Wounded EM economies may lag in recovery amid long-term scarring risks
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Wounded EM economies may lag in recovery amid long-term scarring risks

Gruenwald: worried about deskilling

The economies in the EBRD’s ambit may be enjoying a growth bounce-back after Covid-19 but economists are worried that the long-term scarring caused by the pandemic could leave EM behind

Economies at the heart of the EBRD’s area of operation are leading the economic recovery from Covid-19 among EM regions. But they are not safe from the perils of potential permanent scarring that risks jeopardising years of progress across emerging markets, according to economists worried about the long-term damage the pandemic has wrought on the capacity to grow and create jobs.

EM economies are rebounding more strongly than expected on the back of the pick-up in vaccinations and fewer restrictions of mobility and activity. The EBRD this week upped the 2021 GDP growth forecast for its countries from 3.6% in September to 4.2%.

Yet although the EBRD raised its outlook for growth this year for all its regions other than the southern and eastern Mediterranean, the bank’s chief economist Beata Javorcik said that the region had lost ground because of the Covid-19 outbreak.

“From the growth perspective, the last two years have been lost, and the catch-up with advanced economies has slowed down,” said Javorcik. “Moreover, in more than half of the countries where we operate, GDP will recover to pre-pandemic levels only in 2022 or later.” The bank listed “persistent economic damage from the crisis (scarring)” as one of the downside risks to its forecasts.

Yet the damage could run even deeper. Ed Al-Hussainy, a senior analyst at Columbia Threadneedle Investments in New York, said the issue of returning to pre-pandemic levels was a “pedestrian” question.

“The question is how much scarring is left ahead? We are still sorting through the degree of this recession,” he told GlobalMarkets. “In the US we’re reducing the risk of scarring by putting 25% of GDP in fiscal stimulus into the system, but you have to think that the odds of scarring in EM are much higher.”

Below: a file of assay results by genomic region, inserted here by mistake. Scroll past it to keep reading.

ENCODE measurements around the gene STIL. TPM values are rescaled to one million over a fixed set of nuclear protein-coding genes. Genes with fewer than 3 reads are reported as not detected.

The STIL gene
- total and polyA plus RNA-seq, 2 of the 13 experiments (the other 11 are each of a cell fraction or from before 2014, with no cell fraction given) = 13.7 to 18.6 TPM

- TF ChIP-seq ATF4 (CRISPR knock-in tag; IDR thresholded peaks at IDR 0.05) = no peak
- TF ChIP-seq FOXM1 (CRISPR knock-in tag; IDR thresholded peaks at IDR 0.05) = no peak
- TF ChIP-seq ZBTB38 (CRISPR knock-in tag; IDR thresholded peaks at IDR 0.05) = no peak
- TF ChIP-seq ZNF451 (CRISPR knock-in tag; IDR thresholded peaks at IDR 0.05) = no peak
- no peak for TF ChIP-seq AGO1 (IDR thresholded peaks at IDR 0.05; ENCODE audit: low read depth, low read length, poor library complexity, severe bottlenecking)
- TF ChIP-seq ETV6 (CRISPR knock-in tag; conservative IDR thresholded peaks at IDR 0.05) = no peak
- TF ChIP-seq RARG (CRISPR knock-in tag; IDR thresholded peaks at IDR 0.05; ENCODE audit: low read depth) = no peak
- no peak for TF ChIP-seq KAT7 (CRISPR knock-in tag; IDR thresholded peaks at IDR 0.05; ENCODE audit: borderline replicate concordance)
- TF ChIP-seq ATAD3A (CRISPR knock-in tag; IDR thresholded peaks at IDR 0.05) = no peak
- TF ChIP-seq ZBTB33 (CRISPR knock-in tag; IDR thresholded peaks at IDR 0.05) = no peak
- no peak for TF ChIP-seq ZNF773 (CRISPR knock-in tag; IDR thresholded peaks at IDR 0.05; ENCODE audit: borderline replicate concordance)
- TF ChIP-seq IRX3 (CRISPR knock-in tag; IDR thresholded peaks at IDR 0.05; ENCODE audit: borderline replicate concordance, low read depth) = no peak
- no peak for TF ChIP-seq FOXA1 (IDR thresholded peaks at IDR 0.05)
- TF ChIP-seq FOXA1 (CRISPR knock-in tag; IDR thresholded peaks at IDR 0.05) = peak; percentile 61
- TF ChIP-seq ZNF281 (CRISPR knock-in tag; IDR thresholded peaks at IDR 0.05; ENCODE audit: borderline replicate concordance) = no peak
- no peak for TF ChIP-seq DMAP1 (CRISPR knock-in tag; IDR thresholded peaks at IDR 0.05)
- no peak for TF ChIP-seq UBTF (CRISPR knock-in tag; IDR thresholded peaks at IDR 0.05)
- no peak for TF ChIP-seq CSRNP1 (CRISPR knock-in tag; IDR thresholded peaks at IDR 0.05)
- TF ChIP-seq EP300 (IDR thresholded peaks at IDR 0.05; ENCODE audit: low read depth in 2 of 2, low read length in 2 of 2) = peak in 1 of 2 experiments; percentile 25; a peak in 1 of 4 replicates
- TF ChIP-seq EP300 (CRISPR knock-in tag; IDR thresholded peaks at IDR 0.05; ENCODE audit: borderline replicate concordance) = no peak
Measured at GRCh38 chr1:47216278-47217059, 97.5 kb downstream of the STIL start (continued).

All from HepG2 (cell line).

This is going to lead to some “large disparities” in terms of global growth next year. And CEE is not safe yet.

“In Latin America, it’s a foregone conclusion, they going to lose a decade,” said Al-Hussainy. “CEE has an OK short-term growth story and hot inflation, but it is still right on the cusp.”



S&P’s chief economist Paul Gruenwald highlighted the need for the recovery to accelerate across EM. “I agree that scarring is going to be larger in emerging markets,” said Gruenwald. “The longer they underperform, the longer that resources lie idle, the more of the work force that deskills, the more scarring there will be.

“The other thing that minimises the scarring is fiscal space, and most EMs do not have that.”

In this respect, those EBRD countries in the EU could have the best chance of avoiding medium-term damage. 

“Being plugged into the German export machine and getting large transfers from the EU is a major advantage,” said Gruenwald.

Looking ahead, Odile Renaud-Basso, the Bank’s president, said at the opening of the EBRD governors’ meeting on Thursday: “Relaunching the economy and addressing the scars of the crisis is a huge challenge in all our countries of operation.”

She said planning and investing for long term recovery would mean “making our economies greener, more inclusive and more digital”.

This would require new tools — “more equity finance, even greater levels of financial support for SMEs and also advice to SMEs and others on how to become greener.”


Additional reporting by Jon Hay

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